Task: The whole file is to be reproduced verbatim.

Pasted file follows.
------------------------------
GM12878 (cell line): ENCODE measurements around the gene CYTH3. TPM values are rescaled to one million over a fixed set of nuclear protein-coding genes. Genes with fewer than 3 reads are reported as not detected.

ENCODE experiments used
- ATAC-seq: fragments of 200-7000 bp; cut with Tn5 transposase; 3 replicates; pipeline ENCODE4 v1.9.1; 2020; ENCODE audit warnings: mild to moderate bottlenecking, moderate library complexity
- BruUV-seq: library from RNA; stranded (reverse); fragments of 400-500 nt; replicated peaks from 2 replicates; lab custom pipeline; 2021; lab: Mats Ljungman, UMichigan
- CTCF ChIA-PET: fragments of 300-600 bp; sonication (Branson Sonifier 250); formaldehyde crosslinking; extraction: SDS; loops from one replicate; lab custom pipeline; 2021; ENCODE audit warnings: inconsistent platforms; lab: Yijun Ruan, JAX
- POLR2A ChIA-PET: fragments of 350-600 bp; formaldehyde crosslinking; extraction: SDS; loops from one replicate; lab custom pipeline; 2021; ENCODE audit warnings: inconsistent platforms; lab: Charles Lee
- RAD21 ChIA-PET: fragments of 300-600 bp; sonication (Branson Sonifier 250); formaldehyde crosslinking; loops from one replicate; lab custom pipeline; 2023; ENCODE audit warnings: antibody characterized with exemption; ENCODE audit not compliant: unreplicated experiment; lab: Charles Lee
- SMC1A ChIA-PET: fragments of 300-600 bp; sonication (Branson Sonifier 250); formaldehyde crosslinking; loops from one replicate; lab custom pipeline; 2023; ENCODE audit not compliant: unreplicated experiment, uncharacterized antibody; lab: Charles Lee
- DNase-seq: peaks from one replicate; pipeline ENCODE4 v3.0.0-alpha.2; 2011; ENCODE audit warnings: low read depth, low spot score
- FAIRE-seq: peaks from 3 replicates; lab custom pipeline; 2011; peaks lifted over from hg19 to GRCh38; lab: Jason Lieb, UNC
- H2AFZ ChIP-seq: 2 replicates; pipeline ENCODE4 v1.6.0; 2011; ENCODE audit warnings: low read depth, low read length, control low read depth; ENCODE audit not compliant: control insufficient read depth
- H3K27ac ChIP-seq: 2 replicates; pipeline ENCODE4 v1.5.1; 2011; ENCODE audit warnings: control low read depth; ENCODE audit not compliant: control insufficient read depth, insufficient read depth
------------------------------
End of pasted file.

GM12878 (cell line): ENCODE measurements around the gene CYTH3. TPM values are rescaled to one million over a fixed set of nuclear protein-coding genes. Genes with fewer than 3 reads are reported as not detected.

ENCODE experiments used
- ATAC-seq: fragments of 200-7000 bp; cut with Tn5 transposase; 3 replicates; pipeline ENCODE4 v1.9.1; 2020; ENCODE audit warnings: mild to moderate bottlenecking, moderate library complexity
- BruUV-seq: library from RNA; stranded (reverse); fragments of 400-500 nt; replicated peaks from 2 replicates; lab custom pipeline; 2021; lab: Mats Ljungman, UMichigan
- CTCF ChIA-PET: fragments of 300-600 bp; sonication (Branson Sonifier 250); formaldehyde crosslinking; extraction: SDS; loops from one replicate; lab custom pipeline; 2021; ENCODE audit warnings: inconsistent platforms; lab: Yijun Ruan, JAX
- POLR2A ChIA-PET: fragments of 350-600 bp; formaldehyde crosslinking; extraction: SDS; loops from one replicate; lab custom pipeline; 2021; ENCODE audit warnings: inconsistent platforms; lab: Charles Lee
- RAD21 ChIA-PET: fragments of 300-600 bp; sonication (Branson Sonifier 250); formaldehyde crosslinking; loops from one replicate; lab custom pipeline; 2023; ENCODE audit warnings: antibody characterized with exemption; ENCODE audit not compliant: unreplicated experiment; lab: Charles Lee
- SMC1A ChIA-PET: fragments of 300-600 bp; sonication (Branson Sonifier 250); formaldehyde crosslinking; loops from one replicate; lab custom pipeline; 2023; ENCODE audit not compliant: unreplicated experiment, uncharacterized antibody; lab: Charles Lee
- DNase-seq: peaks from one replicate; pipeline ENCODE4 v3.0.0-alpha.2; 2011; ENCODE audit warnings: low read depth, low spot score
- FAIRE-seq: peaks from 3 replicates; lab custom pipeline; 2011; peaks lifted over from hg19 to GRCh38; lab: Jason Lieb, UNC
- H2AFZ ChIP-seq: 2 replicates; pipeline ENCODE4 v1.6.0; 2011; ENCODE audit warnings: low read depth, low read length, control low read depth; ENCODE audit not compliant: control insufficient read depth
- H3K27ac ChIP-seq: 2 replicates; pipeline ENCODE4 v1.5.1; 2011; ENCODE audit warnings: control low read depth; ENCODE audit not compliant: control insufficient read depth, insufficient read depth